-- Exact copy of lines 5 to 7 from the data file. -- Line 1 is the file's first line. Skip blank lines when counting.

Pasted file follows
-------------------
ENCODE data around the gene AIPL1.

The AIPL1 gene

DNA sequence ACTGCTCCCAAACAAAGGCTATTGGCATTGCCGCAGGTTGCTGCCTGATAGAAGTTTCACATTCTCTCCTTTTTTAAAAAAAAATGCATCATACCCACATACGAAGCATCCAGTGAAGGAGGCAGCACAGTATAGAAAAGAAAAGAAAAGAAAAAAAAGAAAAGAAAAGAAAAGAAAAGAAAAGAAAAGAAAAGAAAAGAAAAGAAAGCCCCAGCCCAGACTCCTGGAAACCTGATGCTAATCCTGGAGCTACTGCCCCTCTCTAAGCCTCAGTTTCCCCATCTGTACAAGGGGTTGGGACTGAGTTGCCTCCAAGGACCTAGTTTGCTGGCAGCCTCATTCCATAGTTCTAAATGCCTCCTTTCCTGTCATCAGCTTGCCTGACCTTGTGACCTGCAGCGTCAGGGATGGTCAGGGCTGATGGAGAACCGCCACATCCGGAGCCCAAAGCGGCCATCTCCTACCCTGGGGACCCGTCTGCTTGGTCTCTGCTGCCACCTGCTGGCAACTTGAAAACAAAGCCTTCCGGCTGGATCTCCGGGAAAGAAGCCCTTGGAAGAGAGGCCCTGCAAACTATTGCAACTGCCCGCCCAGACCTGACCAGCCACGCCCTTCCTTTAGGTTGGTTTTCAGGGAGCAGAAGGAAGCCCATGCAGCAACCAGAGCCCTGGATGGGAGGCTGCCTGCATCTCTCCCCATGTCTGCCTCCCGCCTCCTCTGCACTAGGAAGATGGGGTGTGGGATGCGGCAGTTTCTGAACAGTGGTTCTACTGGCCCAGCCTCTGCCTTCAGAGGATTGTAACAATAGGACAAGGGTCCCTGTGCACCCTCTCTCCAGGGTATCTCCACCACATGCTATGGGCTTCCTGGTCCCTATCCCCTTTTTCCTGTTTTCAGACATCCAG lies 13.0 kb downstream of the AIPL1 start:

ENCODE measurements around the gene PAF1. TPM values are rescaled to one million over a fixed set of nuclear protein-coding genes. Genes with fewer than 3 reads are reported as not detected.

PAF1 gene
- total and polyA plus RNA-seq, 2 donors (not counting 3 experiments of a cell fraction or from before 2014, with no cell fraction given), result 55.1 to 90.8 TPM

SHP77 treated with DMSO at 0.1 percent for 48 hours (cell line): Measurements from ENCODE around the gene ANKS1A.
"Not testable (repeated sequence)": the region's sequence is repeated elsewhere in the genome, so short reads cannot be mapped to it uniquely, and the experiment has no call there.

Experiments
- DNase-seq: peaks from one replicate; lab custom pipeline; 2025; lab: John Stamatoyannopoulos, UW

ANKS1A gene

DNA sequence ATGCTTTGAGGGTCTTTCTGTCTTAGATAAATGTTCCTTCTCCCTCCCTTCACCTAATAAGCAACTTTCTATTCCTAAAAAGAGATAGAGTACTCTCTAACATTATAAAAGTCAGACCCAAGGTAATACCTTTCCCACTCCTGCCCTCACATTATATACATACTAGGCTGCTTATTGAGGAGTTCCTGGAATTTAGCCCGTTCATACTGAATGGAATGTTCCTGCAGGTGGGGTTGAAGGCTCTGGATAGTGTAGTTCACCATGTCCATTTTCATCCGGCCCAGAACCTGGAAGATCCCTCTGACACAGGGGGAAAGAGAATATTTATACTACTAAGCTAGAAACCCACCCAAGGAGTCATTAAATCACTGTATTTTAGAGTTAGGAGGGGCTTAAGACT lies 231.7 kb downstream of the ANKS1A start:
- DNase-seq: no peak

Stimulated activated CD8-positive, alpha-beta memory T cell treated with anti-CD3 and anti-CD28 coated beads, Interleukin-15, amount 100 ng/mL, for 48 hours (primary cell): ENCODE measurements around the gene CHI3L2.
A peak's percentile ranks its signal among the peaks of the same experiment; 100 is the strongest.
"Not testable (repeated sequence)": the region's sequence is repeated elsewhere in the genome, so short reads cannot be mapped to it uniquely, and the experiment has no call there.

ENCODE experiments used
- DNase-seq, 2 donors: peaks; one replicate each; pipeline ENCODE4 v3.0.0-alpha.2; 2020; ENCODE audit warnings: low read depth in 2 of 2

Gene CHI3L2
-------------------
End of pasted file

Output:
PAF1 gene
- total and polyA plus RNA-seq, 2 donors (not counting 3 experiments of a cell fraction or from before 2014, with no cell fraction given), result 55.1 to 90.8 TPM

SHP77 treated with DMSO at 0.1 percent for 48 hours (cell line): Measurements from ENCODE around the gene ANKS1A.